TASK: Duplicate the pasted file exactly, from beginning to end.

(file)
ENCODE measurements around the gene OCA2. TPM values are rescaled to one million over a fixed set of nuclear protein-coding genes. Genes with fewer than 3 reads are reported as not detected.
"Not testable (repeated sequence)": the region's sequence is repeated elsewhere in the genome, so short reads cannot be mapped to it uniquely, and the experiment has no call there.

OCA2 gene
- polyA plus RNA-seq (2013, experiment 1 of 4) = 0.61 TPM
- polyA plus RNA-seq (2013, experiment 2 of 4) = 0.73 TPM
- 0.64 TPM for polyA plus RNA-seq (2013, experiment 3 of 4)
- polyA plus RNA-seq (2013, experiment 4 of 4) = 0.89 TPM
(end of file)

ENCODE measurements around the gene OCA2. TPM values are rescaled to one million over a fixed set of nuclear protein-coding genes. Genes with fewer than 3 reads are reported as not detected.
"Not testable (repeated sequence)": the region's sequence is repeated elsewhere in the genome, so short reads cannot be mapped to it uniquely, and the experiment has no call there.

OCA2 gene
- polyA plus RNA-seq (2013, experiment 1 of 4) = 0.61 TPM
- polyA plus RNA-seq (2013, experiment 2 of 4) = 0.73 TPM
- 0.64 TPM for polyA plus RNA-seq (2013, experiment 3 of 4)
- polyA plus RNA-seq (2013, experiment 4 of 4) = 0.89 TPM